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Flood Watch: Is Your Business Ready?

In much of the U.S., potential flooding is a fact of life that often gets ignored until it’s too late. For businesses in any type of flood zone, however, preparation is key to protecting employees. Moreover, the survival of your business could depend on having taken a few essential steps ahead of time.

In fact, it’s critical to understand that following a flood, and especially a large-scale flood, “business as usual” goes out the window for weeks or even months in many cases. Why? If your building is flooded, you need to quickly go through a proper emergency mitigation process to minimize the extent of the damage to salvageable building materials and prevent microbial growth (mold). But if you don’t already have a relationship with a restoration provider in place, you may have a difficult time finding qualified help, let alone starting the recovery process. And the longer your building sits, the more costs you will incur and the harder it will be to successfully restart operations.

March is Flood Safety Month in the U.S., so as spring sets in it’s a great time to consider just how prepared you are and take key steps as needed.

Keep People Safe
Once authorities announce a flood watch or warning, your business may have precious little time to act. At a minimum, to keep employees and customers safe, it’s essential you do the following well ahead of time.

  1. Map out the best evacuation routes. Getting out of a flood zone can be tricky because as soon as water starts running across low-lying areas, roads can quickly become impassable. And according to the Federal Emergency Management Agency (FEMA), almost half of flood deaths occur when people try driving on flooded roads.
  2. Educate employees on water and evacuation risks. Make sure your employees understand that flood water is usually full of contaminants and hazards and could even be electrically charged from power lines, so it’s best avoided whenever possible. Moreover, it doesn’t take much floodwater to cause problems; vehicles can be washed away in as little as 12 inches of moving water and people knocked down in as little as six inches.1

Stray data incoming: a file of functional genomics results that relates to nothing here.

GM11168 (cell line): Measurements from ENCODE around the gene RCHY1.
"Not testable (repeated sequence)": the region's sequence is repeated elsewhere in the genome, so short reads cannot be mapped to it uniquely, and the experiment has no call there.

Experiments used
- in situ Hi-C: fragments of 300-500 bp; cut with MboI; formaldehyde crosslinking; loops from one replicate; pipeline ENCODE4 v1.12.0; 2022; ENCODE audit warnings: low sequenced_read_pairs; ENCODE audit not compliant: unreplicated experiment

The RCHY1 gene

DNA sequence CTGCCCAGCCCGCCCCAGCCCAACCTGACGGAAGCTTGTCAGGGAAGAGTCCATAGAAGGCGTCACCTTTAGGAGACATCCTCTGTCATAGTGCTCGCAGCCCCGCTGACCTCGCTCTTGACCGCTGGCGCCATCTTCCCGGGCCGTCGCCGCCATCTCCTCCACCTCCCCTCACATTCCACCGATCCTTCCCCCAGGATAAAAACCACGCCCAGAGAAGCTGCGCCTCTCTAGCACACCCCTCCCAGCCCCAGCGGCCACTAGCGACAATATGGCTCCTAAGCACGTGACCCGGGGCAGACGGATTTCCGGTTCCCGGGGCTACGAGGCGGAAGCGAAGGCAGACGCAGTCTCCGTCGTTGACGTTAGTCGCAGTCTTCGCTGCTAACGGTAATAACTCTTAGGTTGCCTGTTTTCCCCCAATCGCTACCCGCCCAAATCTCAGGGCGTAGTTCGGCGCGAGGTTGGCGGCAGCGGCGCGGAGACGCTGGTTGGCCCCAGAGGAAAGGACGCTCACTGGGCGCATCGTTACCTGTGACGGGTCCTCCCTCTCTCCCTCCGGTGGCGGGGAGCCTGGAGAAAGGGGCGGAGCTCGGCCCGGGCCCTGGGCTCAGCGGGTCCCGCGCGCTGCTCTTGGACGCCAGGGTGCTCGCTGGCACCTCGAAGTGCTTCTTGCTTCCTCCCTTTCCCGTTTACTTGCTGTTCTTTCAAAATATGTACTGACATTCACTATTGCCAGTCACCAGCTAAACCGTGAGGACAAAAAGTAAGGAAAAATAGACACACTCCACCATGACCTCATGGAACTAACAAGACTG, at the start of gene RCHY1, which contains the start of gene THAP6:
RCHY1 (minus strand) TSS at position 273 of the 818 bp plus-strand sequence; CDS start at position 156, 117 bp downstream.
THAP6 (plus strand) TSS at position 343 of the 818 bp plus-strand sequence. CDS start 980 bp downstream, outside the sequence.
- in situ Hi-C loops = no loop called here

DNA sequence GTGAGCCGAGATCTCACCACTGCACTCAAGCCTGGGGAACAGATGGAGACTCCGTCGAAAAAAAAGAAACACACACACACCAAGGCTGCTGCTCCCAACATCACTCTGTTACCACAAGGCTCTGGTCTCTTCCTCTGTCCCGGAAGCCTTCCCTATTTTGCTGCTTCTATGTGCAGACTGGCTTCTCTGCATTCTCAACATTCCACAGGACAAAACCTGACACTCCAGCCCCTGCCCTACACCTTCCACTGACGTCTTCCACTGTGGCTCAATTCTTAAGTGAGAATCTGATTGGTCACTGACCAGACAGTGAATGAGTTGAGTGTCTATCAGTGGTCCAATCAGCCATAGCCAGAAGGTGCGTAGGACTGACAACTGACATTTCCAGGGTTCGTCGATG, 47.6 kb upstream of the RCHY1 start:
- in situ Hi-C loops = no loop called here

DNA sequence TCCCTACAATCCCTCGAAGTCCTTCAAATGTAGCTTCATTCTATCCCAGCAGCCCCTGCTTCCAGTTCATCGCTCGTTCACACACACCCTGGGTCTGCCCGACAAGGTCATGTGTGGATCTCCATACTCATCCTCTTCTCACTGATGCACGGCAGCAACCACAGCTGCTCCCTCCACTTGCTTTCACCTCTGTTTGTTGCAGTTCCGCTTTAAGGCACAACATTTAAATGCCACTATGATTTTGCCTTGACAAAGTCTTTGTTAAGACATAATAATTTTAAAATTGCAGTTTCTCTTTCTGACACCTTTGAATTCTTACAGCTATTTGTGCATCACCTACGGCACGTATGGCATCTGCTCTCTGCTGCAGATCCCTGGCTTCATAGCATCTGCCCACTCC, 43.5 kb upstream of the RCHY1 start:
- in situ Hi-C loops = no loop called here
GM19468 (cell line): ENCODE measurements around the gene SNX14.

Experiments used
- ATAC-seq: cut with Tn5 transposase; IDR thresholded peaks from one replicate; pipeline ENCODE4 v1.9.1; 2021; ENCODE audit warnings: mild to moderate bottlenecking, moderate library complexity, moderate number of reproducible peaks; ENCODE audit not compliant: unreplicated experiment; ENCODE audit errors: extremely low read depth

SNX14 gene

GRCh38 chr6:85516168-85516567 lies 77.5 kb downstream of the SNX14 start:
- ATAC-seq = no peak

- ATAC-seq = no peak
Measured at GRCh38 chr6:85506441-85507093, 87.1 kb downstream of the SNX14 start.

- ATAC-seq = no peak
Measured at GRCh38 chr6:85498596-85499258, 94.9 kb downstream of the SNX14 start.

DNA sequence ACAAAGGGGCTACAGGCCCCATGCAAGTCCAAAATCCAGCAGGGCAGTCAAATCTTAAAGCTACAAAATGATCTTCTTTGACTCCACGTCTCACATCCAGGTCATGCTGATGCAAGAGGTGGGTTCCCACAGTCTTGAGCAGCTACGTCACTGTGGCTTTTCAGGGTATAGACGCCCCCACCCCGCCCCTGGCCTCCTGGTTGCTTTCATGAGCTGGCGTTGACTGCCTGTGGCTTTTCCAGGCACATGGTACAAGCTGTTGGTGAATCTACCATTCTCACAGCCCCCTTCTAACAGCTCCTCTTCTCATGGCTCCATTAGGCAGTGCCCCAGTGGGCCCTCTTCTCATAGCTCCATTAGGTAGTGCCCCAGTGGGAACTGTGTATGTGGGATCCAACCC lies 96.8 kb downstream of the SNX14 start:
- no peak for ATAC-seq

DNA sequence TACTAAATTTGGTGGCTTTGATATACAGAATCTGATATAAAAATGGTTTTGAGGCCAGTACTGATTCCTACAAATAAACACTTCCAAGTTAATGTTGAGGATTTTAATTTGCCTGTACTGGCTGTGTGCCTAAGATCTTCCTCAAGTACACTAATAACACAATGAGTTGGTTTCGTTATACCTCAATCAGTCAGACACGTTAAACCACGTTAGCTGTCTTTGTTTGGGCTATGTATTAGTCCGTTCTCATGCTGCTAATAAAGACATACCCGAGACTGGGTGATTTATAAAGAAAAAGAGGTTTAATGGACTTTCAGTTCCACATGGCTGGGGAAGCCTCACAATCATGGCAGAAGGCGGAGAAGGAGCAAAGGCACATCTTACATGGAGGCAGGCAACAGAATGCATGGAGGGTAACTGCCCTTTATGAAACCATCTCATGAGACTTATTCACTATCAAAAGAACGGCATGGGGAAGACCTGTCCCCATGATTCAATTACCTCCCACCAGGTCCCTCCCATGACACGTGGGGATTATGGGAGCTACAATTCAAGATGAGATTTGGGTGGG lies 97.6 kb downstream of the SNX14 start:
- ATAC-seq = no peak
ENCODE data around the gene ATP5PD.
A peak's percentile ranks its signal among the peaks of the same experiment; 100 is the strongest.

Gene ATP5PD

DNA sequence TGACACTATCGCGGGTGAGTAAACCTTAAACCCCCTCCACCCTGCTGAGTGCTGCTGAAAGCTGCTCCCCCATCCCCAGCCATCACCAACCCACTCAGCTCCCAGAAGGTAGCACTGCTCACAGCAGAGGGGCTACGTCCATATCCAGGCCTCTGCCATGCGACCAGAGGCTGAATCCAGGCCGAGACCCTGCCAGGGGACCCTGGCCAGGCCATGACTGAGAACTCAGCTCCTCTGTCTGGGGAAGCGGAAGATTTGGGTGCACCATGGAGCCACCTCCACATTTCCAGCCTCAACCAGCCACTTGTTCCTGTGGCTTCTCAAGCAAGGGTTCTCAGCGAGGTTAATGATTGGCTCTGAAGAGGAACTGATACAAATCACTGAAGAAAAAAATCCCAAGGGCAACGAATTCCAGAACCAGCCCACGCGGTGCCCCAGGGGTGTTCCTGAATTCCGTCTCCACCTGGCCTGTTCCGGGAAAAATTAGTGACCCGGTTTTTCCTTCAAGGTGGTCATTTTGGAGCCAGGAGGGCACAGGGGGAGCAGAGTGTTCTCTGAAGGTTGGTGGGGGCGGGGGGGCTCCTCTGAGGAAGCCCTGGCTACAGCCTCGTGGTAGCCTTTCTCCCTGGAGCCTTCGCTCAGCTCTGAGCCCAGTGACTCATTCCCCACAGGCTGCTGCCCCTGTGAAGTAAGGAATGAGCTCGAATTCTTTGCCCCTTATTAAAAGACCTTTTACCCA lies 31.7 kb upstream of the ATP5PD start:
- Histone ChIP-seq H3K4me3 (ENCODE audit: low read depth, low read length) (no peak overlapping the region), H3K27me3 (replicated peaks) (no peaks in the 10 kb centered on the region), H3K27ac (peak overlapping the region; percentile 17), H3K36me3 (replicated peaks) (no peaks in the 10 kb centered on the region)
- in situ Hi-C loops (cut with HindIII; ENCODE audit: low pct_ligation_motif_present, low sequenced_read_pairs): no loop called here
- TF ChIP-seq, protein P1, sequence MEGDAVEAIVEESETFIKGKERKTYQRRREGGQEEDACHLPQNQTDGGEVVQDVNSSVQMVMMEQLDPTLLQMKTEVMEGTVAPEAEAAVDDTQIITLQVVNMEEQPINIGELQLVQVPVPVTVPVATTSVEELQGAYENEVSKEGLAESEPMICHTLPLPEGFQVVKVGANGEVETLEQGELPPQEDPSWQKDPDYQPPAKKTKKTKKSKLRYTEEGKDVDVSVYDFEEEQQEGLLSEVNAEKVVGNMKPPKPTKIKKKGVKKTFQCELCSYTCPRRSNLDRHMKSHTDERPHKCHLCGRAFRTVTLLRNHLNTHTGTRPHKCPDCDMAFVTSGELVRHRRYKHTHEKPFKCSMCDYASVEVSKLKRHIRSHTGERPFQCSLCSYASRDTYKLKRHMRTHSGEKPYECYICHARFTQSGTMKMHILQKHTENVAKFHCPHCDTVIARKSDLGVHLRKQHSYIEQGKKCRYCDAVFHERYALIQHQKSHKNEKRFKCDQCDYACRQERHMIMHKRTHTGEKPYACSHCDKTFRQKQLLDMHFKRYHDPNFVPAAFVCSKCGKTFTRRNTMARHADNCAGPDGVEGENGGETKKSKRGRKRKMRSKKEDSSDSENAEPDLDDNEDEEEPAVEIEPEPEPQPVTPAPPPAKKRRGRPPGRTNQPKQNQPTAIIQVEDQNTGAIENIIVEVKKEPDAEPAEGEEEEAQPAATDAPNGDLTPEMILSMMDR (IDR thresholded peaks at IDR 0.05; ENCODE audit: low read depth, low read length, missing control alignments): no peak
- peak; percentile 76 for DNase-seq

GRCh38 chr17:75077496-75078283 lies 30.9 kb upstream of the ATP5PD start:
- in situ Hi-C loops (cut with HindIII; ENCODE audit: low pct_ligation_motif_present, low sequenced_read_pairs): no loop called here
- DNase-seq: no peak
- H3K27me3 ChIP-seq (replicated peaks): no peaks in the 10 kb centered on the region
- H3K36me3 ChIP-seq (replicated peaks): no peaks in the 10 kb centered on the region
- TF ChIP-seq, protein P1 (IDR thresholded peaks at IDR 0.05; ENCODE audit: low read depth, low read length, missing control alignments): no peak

3. Build an emergency kit. Given the chance you might have to shelter in place, it’s also important to have emergency resources on hand. A kit should include clean water and a water purifier, non-perishable food, a battery powered radio, flashlights, toiletries, extra batteries and cell phone chargers and backup batteries. For a complete list see this Ready.gov “Build a Kit” page.2
Prepare Your Business for the Aftermath
Quick recovery from a sizable flood is very difficult, if not impossible, if you haven’t taken a few key steps well ahead of time. Here are three things that you should do sooner than later, if you haven’t already.

  1. Verify you have the right insurance in place. Insurance companies define flooding in specific ways and most polices include a flood damage exclusion. If you aren’t clear on what your policy covers, ask your insurance broker to clarify and consider supplemental flood insurance, if needed. Otherwise, you might end up footing much bigger recovery bills than you are expecting. 
  2. Protect/backup essential documents and information. Any business-critical documents or computers housed in areas that could be inundated by flood water could be lost forever. Keep backups of key data and documents in a secure secondary offsite location.
  3. Establish a partnership with a disaster recovery provider. When you’re dealing with the aftermath of a flood or any other type of disaster, it’s hard to keep track of everything that’s happening, let alone choosing and lining up qualified help. Having an established relationship in place can remove an incredible amount of initial stress after a flood and sets you up for a more rapid and successful recovery.
How Prepared are You?
If you’ve already taken care of all six steps above, then you are well ahead of many businesses in your flood preparations. If you’ve missed any of the steps, add them to your to-do list for the next few weeks. And if you are ready to go the extra mile in preparations, consider developing a comprehensive Disaster Recovery Plan (DRP)

Remember: flooding is a real and present danger across the U.S. More than 80 people per year die in floods and the country has experienced an average of nearly $8 billion in damages per year over 30 years,3 so taking some time to prepare during Flood Safety Month—or any other time of the year—is well worth it. 



Sources:
1“Floods,” Ready.gov.
2“Build a Kit,” Ready.gov. 
3Hydrologic Information Center – Flood Loss Data, National Weather Service, 2018. 

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